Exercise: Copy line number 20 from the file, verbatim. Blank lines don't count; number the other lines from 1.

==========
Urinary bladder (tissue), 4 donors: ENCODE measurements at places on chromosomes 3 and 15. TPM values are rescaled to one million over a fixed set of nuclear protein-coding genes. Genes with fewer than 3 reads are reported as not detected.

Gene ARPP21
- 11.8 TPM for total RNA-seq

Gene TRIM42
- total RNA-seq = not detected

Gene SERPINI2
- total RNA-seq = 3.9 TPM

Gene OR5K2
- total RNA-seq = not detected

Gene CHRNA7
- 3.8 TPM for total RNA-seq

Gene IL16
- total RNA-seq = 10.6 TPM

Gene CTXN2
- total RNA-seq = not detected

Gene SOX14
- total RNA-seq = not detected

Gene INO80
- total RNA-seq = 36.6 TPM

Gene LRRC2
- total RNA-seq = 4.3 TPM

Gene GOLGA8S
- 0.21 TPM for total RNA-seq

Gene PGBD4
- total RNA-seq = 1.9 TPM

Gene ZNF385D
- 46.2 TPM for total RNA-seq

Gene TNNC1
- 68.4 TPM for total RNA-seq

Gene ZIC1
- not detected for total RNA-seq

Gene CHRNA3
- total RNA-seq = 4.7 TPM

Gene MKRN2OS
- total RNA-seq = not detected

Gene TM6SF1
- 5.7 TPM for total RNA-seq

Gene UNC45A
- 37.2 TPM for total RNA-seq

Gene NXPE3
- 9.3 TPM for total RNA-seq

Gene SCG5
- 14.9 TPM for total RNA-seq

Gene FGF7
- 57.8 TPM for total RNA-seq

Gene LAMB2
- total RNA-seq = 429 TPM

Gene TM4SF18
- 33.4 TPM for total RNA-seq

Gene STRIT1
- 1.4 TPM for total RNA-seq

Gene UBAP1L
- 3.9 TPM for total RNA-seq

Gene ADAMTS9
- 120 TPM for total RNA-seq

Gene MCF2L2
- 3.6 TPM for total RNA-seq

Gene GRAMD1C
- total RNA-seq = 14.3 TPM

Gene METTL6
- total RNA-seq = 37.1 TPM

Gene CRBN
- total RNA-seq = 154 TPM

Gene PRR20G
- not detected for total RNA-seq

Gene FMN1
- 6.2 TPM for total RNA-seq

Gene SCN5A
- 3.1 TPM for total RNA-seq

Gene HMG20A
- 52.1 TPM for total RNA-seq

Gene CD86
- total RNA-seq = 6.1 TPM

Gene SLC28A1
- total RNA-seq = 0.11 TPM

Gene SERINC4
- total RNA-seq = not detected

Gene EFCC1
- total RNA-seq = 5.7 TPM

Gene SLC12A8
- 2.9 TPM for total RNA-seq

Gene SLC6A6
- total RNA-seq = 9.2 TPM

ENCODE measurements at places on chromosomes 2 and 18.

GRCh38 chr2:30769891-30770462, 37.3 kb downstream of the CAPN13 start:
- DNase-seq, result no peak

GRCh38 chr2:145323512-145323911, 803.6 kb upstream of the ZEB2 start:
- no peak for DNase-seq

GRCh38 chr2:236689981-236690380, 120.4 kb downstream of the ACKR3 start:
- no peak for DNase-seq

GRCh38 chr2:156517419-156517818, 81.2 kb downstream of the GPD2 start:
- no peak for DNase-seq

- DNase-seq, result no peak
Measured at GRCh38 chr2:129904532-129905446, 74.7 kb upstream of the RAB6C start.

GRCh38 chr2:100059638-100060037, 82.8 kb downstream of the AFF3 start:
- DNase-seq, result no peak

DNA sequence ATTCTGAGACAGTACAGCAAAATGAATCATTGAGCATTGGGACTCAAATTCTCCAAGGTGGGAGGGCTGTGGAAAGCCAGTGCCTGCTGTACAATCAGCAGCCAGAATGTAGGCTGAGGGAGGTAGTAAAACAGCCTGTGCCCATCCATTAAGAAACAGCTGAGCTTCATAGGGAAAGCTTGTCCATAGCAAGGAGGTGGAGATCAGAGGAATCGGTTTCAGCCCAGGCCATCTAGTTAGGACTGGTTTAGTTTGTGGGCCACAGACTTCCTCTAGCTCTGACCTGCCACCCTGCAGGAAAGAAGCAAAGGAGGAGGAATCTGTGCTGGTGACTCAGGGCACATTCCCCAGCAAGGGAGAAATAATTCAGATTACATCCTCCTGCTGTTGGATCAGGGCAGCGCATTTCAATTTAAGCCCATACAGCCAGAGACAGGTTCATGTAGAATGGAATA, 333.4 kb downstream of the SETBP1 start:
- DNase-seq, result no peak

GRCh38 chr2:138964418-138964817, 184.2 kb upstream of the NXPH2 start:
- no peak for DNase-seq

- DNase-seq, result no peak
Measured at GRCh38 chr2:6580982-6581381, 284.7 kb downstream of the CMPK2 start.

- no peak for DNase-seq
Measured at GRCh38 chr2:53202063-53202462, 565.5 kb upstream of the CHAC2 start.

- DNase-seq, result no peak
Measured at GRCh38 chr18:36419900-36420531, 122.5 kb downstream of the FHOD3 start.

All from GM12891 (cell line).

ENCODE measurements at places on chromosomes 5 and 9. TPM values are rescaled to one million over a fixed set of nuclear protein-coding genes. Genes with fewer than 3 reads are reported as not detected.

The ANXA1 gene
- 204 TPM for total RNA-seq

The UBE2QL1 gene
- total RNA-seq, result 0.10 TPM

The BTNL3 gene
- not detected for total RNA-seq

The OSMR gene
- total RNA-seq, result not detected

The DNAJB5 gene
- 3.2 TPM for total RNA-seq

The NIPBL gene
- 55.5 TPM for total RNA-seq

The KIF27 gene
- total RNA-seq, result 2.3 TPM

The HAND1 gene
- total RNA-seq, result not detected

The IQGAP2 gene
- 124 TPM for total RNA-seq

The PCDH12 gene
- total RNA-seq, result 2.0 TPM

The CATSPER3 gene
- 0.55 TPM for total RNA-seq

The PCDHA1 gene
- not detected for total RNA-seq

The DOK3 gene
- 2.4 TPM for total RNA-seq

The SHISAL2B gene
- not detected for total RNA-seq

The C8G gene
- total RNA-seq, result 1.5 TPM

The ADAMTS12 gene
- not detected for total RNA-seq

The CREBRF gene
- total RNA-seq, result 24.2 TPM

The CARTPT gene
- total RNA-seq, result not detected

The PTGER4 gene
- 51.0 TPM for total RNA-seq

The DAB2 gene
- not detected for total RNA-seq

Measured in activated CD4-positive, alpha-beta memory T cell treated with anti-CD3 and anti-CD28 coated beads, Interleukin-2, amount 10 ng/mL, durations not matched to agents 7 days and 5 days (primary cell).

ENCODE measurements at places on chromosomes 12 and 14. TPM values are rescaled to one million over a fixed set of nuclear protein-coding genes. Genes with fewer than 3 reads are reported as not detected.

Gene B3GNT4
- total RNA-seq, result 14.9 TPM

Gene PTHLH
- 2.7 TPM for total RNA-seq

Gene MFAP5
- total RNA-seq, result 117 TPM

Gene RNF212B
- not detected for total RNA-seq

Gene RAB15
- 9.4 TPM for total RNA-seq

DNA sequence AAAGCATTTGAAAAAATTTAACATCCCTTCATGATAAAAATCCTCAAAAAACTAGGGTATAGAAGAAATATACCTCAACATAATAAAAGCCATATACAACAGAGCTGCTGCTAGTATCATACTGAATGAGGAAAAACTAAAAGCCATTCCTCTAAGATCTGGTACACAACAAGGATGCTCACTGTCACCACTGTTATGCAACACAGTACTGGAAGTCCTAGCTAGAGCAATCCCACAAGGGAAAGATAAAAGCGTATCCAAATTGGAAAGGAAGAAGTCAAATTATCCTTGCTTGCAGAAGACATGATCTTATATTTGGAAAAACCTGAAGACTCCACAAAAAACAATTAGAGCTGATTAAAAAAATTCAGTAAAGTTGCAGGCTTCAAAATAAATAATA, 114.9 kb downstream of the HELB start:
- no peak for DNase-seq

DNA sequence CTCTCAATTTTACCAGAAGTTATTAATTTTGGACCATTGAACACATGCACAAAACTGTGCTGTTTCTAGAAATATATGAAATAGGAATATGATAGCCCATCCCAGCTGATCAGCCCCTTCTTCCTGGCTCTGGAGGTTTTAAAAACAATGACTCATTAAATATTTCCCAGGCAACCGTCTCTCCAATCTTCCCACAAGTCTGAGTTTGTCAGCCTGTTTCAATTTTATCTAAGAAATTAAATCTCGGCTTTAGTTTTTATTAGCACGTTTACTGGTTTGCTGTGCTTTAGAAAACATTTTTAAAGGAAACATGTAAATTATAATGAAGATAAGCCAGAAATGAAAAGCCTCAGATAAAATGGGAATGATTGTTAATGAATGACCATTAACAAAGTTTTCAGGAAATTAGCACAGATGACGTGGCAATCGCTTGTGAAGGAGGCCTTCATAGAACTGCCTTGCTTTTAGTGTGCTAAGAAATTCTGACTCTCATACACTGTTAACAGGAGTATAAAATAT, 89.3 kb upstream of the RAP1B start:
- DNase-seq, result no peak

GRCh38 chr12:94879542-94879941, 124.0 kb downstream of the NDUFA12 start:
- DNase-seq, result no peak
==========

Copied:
Gene LRRC2